Somehow there needs to be more help provided to keep terminally ill people at home. Each year and each month, more and more duties are heaped on the care giver. We are not nurses and have not the skills to do what is expected of us. But, somehow we plug along and do the job. What really kills me is when a nurse or aid tells me that what I am doing in the way of taking care of his diabetes meds is all wrong, but you know what, he is still alive and doing quite well, he is in his third remission and the diabetes is somewhat controlled. We need more support out here from the medical community. We do not bug the doctors unless there is something that is a serious threat. What we need is the day to day help with doing the mundane duties that are literally wearing us out. Yes it is hard to have people invading our private space but the help is so needed and I have two people in my life now that I would not have had the privilege of knowing otherwise. The people that do care giving as a profession are a god send and I love them for their devotion. I think about what life would be without hubby and that can be freeing but yet not a good deal either, I would really miss his sense of humor which he regularly uses on some of his more than stern nurses. That can be a hoot so there are the good things that go along with this long term care situation we find ourselves in at the present
moment. Sorry for the rambling but it is good to do once in a while. Hang in there caregivers!!!!

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@ozys

All of us in the care business know how much just a small amount of time to divert from the everyday duties can mean. It is becoming very clear to me as a person who has been caring for my husband for eleven years, that there is a need for our government to get more involved with this problem. I just got back from Mayo, Rochester. Our cancer doctor since 2006 thanked me for the role as a care giver. He said the doctors need to understand and appreciated the role we play in the progress and living longer that patients are experiencing now. As our loved ones are living longer with the new drugs on the market, there is another problem that will crop up and that is the one who does the care is worn out over time. There are times when I am totally exhausted and overwhelmed. We have six hours a week of outside help and have been fighting the nursing home possibility.

Somehow there needs to be more help provided to keep terminally ill people at home. Each year and each month, more and more duties are heaped on the care giver. We are not nurses and have not the skills to do what is expected of us. But, somehow we plug along and do the job. What really kills me is when a nurse or aid tells me that what I am doing in the way of taking care of his diabetes meds is all wrong, but you know what, he is still alive and doing quite well, he is in his third remission and the diabetes is somewhat controlled. We need more support out here from the medical community. We do not bug the doctors unless there is something that is a serious threat. What we need is the day to day help with doing the mundane duties that are literally wearing us out. Yes it is hard to have people invading our private space but the help is so needed and I have two people in my life now that I would not have had the privilege of knowing otherwise. The people that do care giving as a profession are a god send and I love them for their devotion. I think about what life would be without hubby and that can be freeing but yet not a good deal either, I would really miss his sense of humor which he regularly uses on some of his more than stern nurses. That can be a hoot so there are the good things that go along with this long term care situation we find ourselves in at the present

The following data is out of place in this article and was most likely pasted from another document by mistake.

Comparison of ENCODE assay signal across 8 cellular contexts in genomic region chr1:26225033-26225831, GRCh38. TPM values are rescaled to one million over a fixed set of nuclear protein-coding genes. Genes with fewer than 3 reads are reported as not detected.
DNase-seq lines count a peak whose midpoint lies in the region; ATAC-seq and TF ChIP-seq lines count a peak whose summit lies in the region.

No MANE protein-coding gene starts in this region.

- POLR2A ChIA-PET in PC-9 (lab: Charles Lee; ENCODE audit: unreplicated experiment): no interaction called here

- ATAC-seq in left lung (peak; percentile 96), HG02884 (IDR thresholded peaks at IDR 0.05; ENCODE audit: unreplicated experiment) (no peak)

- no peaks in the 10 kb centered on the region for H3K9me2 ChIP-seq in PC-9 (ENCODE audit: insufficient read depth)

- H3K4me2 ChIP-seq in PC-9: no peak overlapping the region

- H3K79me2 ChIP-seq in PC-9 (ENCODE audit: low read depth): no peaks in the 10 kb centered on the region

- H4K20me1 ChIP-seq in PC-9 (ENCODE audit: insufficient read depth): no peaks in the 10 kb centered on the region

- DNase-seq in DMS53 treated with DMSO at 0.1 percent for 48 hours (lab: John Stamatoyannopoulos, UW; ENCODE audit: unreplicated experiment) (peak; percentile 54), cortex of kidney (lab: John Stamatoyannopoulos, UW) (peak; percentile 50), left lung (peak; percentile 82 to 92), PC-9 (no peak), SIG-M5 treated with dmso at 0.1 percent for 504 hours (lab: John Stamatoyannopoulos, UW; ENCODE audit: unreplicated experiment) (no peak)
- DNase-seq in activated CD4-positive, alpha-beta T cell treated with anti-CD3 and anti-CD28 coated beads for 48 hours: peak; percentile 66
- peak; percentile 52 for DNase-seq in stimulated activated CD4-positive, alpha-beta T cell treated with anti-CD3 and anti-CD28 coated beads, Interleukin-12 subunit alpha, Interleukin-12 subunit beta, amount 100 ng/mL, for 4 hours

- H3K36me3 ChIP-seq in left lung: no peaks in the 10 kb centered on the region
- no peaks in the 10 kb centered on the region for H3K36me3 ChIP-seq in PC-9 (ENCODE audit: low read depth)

moment. Sorry for the rambling but it is good to do once in a while. Hang in there caregivers!!!!

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Hello @ozys Great post and thank you for sharing it. I found Connect when I was in the last year of being my wife’s fulltime caregiver for 14 years and was reeling from the isolation and feelings of being constantly overwhelmed by caregiving.

I agree with you about the need for there to be more recognition of the critical role unpaid, often family member, caregivers provide as absolutely necessary care for long term, chronic care patients. A recent study put the dollar value of the care we provide at an average of over $321,000! No wonder most normal families cannot afford the outside care that is truly needed to lift the burdens from caregivers!

I, too, laughed at how often I was criticized for my job as a caregiver. Like you, I found fabulous support from my wife’s neuro-oncologist at Mayo Rochester. He was totally the BEST and did realize my role and value. On the other hand I was all too frequently criticized by my wife’s GP, her nursing staff, and many family members for how I was doing things for my wife, things I wasn’t, and even my housekeeping skills, etc.

It was good to read how you enjoy the brief moments of levity thanks to your husband. Caregivers become expert at finding opportunities to take what I call “minute vacations” through those moments and other all too brief interludes! Wonderful to hear you also have found excellent assistance. That eluded us until my wife was prescribed home hospice care.